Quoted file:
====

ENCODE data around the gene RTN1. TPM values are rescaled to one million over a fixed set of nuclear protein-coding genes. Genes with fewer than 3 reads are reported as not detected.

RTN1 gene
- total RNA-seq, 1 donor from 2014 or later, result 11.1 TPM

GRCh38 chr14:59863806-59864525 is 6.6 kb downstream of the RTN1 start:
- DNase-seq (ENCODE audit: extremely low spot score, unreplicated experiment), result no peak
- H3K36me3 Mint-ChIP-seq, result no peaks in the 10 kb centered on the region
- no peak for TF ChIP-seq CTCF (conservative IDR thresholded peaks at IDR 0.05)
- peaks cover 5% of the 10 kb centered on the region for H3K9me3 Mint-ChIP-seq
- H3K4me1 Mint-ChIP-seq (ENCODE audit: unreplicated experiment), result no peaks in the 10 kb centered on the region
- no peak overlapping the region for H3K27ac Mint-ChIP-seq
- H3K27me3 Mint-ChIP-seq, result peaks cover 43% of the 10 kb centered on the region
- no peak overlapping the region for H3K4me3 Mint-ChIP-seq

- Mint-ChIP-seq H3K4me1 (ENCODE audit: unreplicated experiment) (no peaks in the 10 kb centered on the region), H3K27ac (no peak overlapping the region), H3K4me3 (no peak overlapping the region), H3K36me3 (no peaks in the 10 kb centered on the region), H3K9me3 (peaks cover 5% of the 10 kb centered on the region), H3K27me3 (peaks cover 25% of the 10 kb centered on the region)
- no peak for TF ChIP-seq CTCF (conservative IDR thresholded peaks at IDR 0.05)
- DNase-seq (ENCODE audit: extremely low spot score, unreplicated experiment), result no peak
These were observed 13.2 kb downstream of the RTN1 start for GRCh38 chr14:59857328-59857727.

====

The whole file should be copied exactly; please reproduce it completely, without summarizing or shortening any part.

ENCODE data around the gene RTN1. TPM values are rescaled to one million over a fixed set of nuclear protein-coding genes. Genes with fewer than 3 reads are reported as not detected.

RTN1 gene
- total RNA-seq, 1 donor from 2014 or later, result 11.1 TPM

GRCh38 chr14:59863806-59864525 is 6.6 kb downstream of the RTN1 start:
- DNase-seq (ENCODE audit: extremely low spot score, unreplicated experiment), result no peak
- H3K36me3 Mint-ChIP-seq, result no peaks in the 10 kb centered on the region
- no peak for TF ChIP-seq CTCF (conservative IDR thresholded peaks at IDR 0.05)
- peaks cover 5% of the 10 kb centered on the region for H3K9me3 Mint-ChIP-seq
- H3K4me1 Mint-ChIP-seq (ENCODE audit: unreplicated experiment), result no peaks in the 10 kb centered on the region
- no peak overlapping the region for H3K27ac Mint-ChIP-seq
- H3K27me3 Mint-ChIP-seq, result peaks cover 43% of the 10 kb centered on the region
- no peak overlapping the region for H3K4me3 Mint-ChIP-seq

- Mint-ChIP-seq H3K4me1 (ENCODE audit: unreplicated experiment) (no peaks in the 10 kb centered on the region), H3K27ac (no peak overlapping the region), H3K4me3 (no peak overlapping the region), H3K36me3 (no peaks in the 10 kb centered on the region), H3K9me3 (peaks cover 5% of the 10 kb centered on the region), H3K27me3 (peaks cover 25% of the 10 kb centered on the region)
- no peak for TF ChIP-seq CTCF (conservative IDR thresholded peaks at IDR 0.05)
- DNase-seq (ENCODE audit: extremely low spot score, unreplicated experiment), result no peak
These were observed 13.2 kb downstream of the RTN1 start for GRCh38 chr14:59857328-59857727.